Rafael Lopez drew back his bow, readying to fire.
He stared intently down the range, measuring his distance and tension in the line.
Practice the 25-year-old Carlsbad native got at Top Nock Archery and Supply would prove invaluable this fall during bow hunting season as New Mexicans sought prize deer and elk.
He’s been using a bow for about 10 years, and Lopez said the range that opened in May at 2101 S. Canal St. was a drastic improvement from the city’s outdoor range on the edge of town.
Situated on Carlsbad’s most trafficked roadway, Top Nock presented a new way for local archers to hone their craft, and another option for children looking to celebrate or just have fun.
Avid shooters can purchase the latest gear and test equipment in the multi-lane target range, while newcomers to the sport can rent bows and get some practice.
There’s also an axe-throwing range situated at the front of the store that its owners hope will prove popular for birthday parties and other events.
“This is awesome,” Lopez said. “It’s great for the community. All we have is that other range, but it’s on the outskirts of town and it's outside. This is better for your arrows. It’s a perfect location.”
Top Nock was opened earlier this year by husband and wife Brent and Jennifer Cottingham.
He grew up in Carlsbad, graduating from high school in nearby Loving and worked for years in the potash mines.
Today, Cunningham works at the Waste Isolation Pilot Plant nuclear waste repository.
But as an avid hunter since childhood, he always wanted his own range.
And as a business owner, he hoped to be able to give back to the community with a healthy activity for Carlsbad’s youth, intending to partner with local Boy and Girl Scouts as well as organizations like 4-H on various programs as the business gets off the ground.
“I’ve always dreamed of my own range,” he said. “We want to give back to the community. We want to get kids involved in the outdoors, keep them out of trouble.”
Jennifer Cottingham, a native of White Deer in the northern Texas panhandle also worked in the mines and at WIPP before taking on the businesses’ operations full time this year.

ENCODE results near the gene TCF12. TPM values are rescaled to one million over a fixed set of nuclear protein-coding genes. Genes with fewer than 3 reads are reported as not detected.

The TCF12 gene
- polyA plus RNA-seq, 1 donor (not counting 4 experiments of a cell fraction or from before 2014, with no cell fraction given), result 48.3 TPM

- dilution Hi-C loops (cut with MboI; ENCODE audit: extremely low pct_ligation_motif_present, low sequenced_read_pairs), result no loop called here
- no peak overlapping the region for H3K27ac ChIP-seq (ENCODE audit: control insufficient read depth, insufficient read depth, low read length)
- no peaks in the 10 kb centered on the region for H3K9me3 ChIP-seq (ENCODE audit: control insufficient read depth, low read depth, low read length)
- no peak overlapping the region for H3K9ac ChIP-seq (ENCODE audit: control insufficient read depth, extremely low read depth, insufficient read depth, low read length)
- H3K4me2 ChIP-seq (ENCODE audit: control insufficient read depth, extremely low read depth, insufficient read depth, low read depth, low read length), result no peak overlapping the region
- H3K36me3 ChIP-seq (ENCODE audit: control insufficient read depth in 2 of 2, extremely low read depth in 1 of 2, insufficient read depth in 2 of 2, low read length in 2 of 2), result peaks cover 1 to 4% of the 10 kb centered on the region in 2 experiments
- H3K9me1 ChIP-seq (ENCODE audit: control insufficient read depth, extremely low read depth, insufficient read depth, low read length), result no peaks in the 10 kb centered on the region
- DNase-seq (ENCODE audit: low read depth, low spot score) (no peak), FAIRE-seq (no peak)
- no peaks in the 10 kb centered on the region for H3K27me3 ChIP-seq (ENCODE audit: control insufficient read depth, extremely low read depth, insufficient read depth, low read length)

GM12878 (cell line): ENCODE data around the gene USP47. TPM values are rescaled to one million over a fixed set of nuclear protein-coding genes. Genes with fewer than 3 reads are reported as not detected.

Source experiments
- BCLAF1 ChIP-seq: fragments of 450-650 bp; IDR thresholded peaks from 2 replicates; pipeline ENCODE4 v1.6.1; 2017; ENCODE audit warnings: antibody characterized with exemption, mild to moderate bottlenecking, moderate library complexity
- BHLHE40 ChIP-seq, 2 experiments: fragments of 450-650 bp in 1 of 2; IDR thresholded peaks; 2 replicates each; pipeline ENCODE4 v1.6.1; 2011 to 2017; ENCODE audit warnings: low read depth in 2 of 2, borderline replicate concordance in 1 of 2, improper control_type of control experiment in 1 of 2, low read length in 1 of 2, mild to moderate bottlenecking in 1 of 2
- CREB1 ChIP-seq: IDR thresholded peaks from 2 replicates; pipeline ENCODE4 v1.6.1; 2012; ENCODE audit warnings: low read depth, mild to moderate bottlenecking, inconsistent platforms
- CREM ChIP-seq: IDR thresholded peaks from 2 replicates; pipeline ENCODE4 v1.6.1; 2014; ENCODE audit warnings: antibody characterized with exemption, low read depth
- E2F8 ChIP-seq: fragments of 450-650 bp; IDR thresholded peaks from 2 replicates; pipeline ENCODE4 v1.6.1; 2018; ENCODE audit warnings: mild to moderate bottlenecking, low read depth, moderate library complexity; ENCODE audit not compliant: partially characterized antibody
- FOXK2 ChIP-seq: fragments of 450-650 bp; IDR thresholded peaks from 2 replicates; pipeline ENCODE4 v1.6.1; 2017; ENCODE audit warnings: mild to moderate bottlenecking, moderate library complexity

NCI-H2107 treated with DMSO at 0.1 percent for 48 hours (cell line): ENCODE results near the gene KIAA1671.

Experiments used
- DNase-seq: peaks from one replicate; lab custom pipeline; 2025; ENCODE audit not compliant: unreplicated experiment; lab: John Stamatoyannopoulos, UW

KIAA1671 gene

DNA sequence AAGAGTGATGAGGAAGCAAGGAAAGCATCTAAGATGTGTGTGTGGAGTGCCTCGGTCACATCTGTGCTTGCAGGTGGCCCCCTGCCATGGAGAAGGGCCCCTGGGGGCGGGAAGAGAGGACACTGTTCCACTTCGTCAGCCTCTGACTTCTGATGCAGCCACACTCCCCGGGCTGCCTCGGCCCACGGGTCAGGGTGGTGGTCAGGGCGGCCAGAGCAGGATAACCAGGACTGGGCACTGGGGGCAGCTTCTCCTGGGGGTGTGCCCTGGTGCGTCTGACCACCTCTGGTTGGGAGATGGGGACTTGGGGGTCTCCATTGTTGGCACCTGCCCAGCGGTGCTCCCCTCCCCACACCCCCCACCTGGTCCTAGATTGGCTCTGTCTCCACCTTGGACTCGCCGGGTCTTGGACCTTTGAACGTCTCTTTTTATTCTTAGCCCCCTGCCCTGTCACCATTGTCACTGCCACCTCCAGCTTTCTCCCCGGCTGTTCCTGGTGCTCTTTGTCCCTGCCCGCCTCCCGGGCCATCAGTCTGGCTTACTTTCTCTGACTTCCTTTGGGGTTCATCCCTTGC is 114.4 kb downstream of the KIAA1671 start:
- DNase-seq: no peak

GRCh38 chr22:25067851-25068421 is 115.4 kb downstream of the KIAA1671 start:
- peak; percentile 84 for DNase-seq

She said she hoped bow hunting would continue to grow in popularity and the business would respond to an increased demand.
“It seems like there’s been more interest in it. Women are getting more into it,” she said. “There’s a lot of hunters in the area that need supplies.”
Not only could Top Nock cater to avid hunters and bowmen, but it will also serve as a fun venue for birthday parties and other events for all ages.
“We wanted to create a bowling-alley vibe,” Jennifer Cottingham said. “We got a lot of feedback that people needed more venues, places to go for parties. It’s kind of a no-brainer.”
And the whole thing is bolstered by the reopening of Yum Yum Yogurt inside the range.
The popular frozen yogurt shop closed its location in the Carlsbad Mall during the COVID-19 pandemic, but through a partnership with Top Nock, now offers all the same treats amid the flying axes and arrows at Top Nock.
Owner of Yum Yum Yogurt Estefani Hammond said keeping her business afloat during the shifting public health orders amid COVID-19 proved too difficult.
Yum Yum Yogurt, open in Carlsbad in 2014, but was forced to close during the pandemic.
Earlier this year, through a partnership with the Cottinghams, Hammond was able to bring the business back and offer refreshments to those weary from a strenuous hour of axe throwing or archery.
“I think it's beneficial to both,” Hammond said. “People who come in for yogurt will learn about them and people who come for the range will learn about us. It’s going to be really fun for Carlsbad.”
Brent Cottingham said practice at Top Nock’s controlled environment can go a long way in preparing hunters for the pressure and rigor of the hunt.
“There’s a thing called buck fever,” he said. “When you’re up close to big animal, you get nervous. This can at least get them some experience so they’re not jumping.”
This article originally appeared on Carlsbad Current-Argus: Top Nock Archery and Supply hopes to cure 'buck fever' in Carlsbad